Coffin nails. Cancer sticks. Cigarettes. Call them what you want, says Robert Androsky of Bel Air. All he knows is he was addicted to them for 35 years.
"I added it up, and I figure I've spent almost $30,000 on cigarettes," he said.
Once a three-pack-a-day man (that's 60 cigarettes), Androsky can now say that he's been "smoke-free" for a year. His anniversary was this week.
For years, his wife and daughter nagged Androsky, 49, to quit the habit. But, as any smoker can tell you, he says, smokers won't quit unless they want to. And they'll usually need help to do it.
So when Androsky decided it was time for him to quit, he joined Smoke Stoppers, a smoking-cessation and behavior-modification program run by the Harford County Health Department.
The program, which boasts a success rate of 70 percent, is headed by David Carney.
Carney has a lot of empathy for those in his program. For almost four years, Carney smoked about a pack-and-a-half a day. He started smoking in graduate school, when he started dozing off in his books. A friend suggested cigarettes would "pick him up," he recalls.
While cigarettes can give a person a charge, they also have very high health risks, according to the American Cancer Society. It says smoking is the most widespread drug dependency in the United States, and cigarette smoking is responsible for 87 percent of all lung cancer deaths. Smokers have two to four times the risk of heart attack as non-smokers.
Despite all the known health risks associated with smoking, Carney says that quitting is tough.
"There's no magic pill to swallow," he said.
Smoke Stoppers, which has free introductory seminars on Tuesday and Wednesday, seems to attract what Carney calls "the seasoned smoker." These are the hard-core addicts, such as people who have ash trays in the shower. Many of them have tried other stop-smoking programs and have failed. Many wonder if they can ever quit.
One of those doubters who found salvation in the county's Smoke Stoppers program was 63-year old Al Srnec, a Baltimore County resident.
For 38 years, Srnec was consuming three to four packs of unfiltered Lucky Strikes a day. After going through Smoke Stoppers, and successfully kicking the habit, Srnec decided to become an instructor in the Harford program.
All instructors with Smoke Stoppers must be former smokers, says Carney.
Instructors must also go through 40 hours of training to become certified. Carney says having former smokers for instructors is important to the success of the program. "It's a matter of credibility," he said. "Non-smokers can't really empathize."
Cinda Cushen, assistant area manager of the American Cancer Society for North Central Maryland, says that being addicted to cigarettes is similar to alcoholism and that programs such as Smoke Stoppers can be helpful in breaking the addiction.
"Quitting smoking is a lifetime process," Cushen said. And, she notes, there is no "safe" time when ex-smokers can think themselves totally freed of the need to smoke.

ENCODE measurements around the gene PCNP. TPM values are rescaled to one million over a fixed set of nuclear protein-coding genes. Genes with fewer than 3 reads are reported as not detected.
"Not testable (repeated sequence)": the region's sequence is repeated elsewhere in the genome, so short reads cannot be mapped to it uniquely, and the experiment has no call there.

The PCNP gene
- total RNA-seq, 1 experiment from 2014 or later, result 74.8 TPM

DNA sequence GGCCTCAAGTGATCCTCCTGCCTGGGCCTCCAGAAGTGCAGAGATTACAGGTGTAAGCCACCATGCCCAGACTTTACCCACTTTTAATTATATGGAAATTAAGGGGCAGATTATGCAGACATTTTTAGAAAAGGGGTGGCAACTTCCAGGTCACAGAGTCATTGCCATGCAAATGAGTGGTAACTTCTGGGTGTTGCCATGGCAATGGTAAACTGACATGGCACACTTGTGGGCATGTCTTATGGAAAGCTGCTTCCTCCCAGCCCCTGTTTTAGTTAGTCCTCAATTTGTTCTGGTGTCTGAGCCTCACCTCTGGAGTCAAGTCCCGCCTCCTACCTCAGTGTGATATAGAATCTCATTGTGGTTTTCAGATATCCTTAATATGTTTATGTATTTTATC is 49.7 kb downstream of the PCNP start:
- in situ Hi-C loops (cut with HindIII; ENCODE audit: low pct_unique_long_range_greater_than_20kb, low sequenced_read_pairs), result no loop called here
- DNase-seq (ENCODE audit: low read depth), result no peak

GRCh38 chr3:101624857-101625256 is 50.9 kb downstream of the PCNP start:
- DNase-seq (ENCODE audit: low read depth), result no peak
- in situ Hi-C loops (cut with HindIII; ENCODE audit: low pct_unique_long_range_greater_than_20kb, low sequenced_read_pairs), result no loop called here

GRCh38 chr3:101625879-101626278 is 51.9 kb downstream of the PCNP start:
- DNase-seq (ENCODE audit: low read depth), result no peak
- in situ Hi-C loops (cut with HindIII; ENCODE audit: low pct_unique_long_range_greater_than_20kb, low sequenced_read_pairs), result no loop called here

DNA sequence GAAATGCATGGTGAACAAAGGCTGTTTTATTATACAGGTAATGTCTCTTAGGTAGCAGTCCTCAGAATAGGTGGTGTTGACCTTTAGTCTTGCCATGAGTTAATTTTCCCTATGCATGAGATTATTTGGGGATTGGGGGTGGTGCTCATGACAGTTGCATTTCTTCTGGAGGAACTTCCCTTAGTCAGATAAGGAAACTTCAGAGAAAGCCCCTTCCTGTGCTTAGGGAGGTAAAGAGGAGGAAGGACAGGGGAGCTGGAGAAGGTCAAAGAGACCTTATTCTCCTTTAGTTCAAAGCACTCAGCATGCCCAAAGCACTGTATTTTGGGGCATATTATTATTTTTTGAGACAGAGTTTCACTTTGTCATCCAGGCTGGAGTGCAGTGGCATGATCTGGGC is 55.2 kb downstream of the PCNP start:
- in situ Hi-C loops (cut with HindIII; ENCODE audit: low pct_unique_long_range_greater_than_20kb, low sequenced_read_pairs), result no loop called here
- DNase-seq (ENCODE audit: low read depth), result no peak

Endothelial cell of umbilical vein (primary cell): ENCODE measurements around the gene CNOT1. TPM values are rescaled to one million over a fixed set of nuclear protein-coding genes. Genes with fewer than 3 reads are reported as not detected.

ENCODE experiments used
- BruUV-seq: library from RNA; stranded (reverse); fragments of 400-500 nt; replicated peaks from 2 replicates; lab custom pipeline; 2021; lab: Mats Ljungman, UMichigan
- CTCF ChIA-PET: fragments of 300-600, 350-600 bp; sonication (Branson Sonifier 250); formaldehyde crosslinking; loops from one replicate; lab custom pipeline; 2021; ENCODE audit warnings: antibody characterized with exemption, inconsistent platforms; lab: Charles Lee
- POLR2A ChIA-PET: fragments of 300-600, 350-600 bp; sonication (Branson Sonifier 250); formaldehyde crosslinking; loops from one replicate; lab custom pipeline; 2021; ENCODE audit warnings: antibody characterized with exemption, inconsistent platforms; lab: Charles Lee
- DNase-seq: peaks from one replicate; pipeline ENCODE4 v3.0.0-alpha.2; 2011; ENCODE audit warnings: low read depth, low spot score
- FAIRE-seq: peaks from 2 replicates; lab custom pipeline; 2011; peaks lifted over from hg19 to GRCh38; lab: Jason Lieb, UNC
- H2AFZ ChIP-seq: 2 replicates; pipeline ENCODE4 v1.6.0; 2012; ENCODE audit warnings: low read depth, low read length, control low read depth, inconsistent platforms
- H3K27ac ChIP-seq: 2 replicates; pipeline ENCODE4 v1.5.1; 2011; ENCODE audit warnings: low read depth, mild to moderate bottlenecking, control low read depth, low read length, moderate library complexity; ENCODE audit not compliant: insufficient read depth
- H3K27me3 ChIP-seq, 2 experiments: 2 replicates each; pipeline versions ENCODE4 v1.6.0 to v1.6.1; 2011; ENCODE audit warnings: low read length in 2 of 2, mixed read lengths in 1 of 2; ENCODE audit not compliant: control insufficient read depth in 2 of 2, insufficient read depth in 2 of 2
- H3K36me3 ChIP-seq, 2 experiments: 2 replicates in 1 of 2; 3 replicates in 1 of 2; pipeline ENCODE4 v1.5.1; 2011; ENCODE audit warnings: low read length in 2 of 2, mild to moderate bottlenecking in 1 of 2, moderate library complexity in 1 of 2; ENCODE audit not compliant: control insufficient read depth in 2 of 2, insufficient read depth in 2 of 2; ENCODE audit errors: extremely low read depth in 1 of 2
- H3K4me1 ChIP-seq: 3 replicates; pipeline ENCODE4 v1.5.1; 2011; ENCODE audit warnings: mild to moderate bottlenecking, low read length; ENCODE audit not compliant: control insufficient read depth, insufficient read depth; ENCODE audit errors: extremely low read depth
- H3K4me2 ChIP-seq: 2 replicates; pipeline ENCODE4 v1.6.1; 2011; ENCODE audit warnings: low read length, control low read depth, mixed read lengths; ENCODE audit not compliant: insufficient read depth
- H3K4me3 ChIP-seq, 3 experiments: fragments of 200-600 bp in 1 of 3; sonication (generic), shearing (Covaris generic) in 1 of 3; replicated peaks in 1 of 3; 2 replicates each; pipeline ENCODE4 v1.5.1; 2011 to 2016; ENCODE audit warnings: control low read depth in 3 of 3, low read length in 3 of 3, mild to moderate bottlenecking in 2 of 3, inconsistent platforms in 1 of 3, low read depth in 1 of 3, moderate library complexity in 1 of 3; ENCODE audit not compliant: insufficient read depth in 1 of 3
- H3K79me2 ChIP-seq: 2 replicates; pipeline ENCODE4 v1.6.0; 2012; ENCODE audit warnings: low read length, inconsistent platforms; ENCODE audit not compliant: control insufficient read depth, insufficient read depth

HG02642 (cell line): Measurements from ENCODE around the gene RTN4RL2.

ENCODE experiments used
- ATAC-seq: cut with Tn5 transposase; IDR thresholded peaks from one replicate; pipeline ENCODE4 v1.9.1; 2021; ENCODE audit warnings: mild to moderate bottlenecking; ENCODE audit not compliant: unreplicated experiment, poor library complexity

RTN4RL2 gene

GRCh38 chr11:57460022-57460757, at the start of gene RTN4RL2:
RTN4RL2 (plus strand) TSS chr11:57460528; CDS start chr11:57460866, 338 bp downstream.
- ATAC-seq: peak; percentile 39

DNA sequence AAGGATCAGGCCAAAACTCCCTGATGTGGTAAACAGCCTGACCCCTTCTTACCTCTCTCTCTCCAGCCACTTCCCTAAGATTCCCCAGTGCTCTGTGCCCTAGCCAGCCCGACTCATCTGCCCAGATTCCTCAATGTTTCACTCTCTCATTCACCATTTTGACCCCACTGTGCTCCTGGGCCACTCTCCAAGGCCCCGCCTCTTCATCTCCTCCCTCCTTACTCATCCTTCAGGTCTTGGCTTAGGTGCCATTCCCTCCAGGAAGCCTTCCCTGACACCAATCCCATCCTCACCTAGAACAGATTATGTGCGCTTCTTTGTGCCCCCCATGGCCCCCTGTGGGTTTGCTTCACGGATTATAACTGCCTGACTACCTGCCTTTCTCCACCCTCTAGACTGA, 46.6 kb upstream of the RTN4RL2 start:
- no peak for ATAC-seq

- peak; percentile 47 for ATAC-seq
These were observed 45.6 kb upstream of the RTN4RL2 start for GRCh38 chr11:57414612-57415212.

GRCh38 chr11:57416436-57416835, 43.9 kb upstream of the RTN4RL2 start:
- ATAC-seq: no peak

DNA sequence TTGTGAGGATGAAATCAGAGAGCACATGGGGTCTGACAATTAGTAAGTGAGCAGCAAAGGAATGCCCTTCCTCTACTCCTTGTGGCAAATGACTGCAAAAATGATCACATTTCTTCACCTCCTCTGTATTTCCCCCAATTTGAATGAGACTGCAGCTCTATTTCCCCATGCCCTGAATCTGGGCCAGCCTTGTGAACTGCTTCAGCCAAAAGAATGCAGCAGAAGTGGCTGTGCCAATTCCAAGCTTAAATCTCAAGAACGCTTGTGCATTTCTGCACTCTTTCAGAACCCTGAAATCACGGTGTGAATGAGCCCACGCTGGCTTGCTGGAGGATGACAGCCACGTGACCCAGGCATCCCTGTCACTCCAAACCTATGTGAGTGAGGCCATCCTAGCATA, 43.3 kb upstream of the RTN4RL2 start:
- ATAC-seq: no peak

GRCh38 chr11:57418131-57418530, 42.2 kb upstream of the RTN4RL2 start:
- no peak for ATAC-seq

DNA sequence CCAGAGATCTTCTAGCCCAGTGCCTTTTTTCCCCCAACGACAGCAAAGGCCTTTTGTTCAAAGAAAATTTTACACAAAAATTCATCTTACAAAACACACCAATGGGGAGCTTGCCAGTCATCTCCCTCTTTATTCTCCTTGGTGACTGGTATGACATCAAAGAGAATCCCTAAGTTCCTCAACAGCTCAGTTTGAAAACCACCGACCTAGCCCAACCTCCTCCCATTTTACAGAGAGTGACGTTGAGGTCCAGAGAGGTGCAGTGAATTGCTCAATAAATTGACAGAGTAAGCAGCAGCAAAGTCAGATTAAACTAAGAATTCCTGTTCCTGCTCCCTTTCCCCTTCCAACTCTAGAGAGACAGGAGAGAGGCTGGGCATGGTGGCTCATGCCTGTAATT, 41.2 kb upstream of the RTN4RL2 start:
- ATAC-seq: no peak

So, what do you do if you always want a cigarette? Find a substitute, says Androsky.
He chewed mints -- lots of them. He bought them in bulk. Androsky also tried to avoid activities and places that reminded him of cigarettes.
"There were certain places that I'd have to avoid to get away from smoking," he said. Androsky used to enjoy going to his basement workshop to restore furniture. Now the place reminds him of cigarettes. Even his job at the U.S. Post Office in Bel Air reminds him of cigarettes because of the "smoke breaks" he used to take.
As for Srnec, the substitute he turned to was to take up counted cross-stitch -- stitching designs on material -- as a way to keep his hands busy. It may seem an unusual hobby for a man, he says, but it's done what he needed it to do -- keep his hands away from cigarettes.
Ex-smokers also make good instructors in the county's program because they know about the little tricks that smokers play, says Carney.
Srnec quit smoking because he thought it was affecting his relationship with his wife, Pat. The Srnecs smoked the same brand of cigarette. They'd keep a carton on top of the refrigerator. Srnec found out that when the carton was down to the last pack, he'd take the cigarettes and hide them from his wife.
"My wife is my best friend. I couldn't do that to her," Srnec said.
L Srnec recalls he was introduced to smoking at the age of 14.
"All my buddies smoked. It didn't take too long for me to become addicted." Like Srnec, Androsky started smoking at 14.
Carney says that younger smokers are one of the fastest-growing groups of new smokers today.
"A lot of it is peer pressure," Carney said. "Smoking is seen as romantic. Kids emulate the people they see as heroes, and the tobacco industry has slick advertising."
While kids and adults usually learn how to smoke from their peers and from advertising, Carney says they can also learn how to "un-smoke."
"One thing we try to do is deal with what triggers people to want to smoke. Usually it's some small stressful event, like opening the mail. A person sits at his desk and thinks, 'Look at all this mail I have.' So he lights up a cigarette, relaxes, and then he can go on with his day," Carney said.
When people join Smoke Stoppers, they are surprised to find out that they can smoke at the first meeting -- but that's the last time.
"We try to get everyone to quit," Carney said. "We also try to help them with what happens 30, 60, 90 days later."
Androsky knows what happens. He's says he won't start smoking again, but that doesn't mean his life is free from cigarettes.
"I still think about cigarettes," he said. "That feeling, that desire, it never goes away."
The next introductory sessions for Smoke Stoppers are Tuesday and Wednesday. They begin at 7 p.m. at the Harford Health Department's basement conference room at 119 S. Hayes St., Bel Air. Introductory sessions are free.